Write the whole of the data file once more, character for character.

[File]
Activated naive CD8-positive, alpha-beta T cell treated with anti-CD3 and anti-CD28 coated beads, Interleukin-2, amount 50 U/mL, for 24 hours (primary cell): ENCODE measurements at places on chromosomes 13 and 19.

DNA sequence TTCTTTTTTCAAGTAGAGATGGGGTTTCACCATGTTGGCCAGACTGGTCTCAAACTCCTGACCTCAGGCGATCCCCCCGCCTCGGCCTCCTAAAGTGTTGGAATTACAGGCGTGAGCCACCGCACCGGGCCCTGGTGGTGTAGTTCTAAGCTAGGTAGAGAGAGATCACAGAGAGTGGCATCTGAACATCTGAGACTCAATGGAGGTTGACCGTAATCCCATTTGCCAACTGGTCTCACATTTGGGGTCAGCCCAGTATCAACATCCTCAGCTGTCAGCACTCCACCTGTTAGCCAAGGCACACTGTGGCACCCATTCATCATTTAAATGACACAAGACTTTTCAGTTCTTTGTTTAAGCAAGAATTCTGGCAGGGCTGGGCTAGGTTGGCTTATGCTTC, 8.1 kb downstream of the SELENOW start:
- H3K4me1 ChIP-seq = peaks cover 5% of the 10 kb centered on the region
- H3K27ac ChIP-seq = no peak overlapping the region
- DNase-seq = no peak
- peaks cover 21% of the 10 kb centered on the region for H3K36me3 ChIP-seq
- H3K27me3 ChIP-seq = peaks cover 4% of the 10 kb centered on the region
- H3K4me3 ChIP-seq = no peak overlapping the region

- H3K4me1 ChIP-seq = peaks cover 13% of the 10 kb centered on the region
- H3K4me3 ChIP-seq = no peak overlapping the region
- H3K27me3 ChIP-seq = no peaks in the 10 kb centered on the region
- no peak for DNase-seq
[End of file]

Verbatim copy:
Activated naive CD8-positive, alpha-beta T cell treated with anti-CD3 and anti-CD28 coated beads, Interleukin-2, amount 50 U/mL, for 24 hours (primary cell): ENCODE measurements at places on chromosomes 13 and 19.

DNA sequence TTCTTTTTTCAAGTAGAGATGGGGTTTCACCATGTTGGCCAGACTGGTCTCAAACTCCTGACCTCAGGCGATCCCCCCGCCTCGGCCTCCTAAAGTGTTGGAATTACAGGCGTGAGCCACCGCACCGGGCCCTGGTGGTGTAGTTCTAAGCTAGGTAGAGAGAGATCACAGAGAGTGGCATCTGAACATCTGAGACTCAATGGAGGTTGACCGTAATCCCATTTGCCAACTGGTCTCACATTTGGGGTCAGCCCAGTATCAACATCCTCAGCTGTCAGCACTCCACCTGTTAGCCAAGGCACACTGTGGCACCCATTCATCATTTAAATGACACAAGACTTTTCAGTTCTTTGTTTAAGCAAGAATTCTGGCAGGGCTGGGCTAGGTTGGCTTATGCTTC, 8.1 kb downstream of the SELENOW start:
- H3K4me1 ChIP-seq = peaks cover 5% of the 10 kb centered on the region
- H3K27ac ChIP-seq = no peak overlapping the region
- DNase-seq = no peak
- peaks cover 21% of the 10 kb centered on the region for H3K36me3 ChIP-seq
- H3K27me3 ChIP-seq = peaks cover 4% of the 10 kb centered on the region
- H3K4me3 ChIP-seq = no peak overlapping the region

- H3K4me1 ChIP-seq = peaks cover 13% of the 10 kb centered on the region
- H3K4me3 ChIP-seq = no peak overlapping the region
- H3K27me3 ChIP-seq = no peaks in the 10 kb centered on the region
- no peak for DNase-seq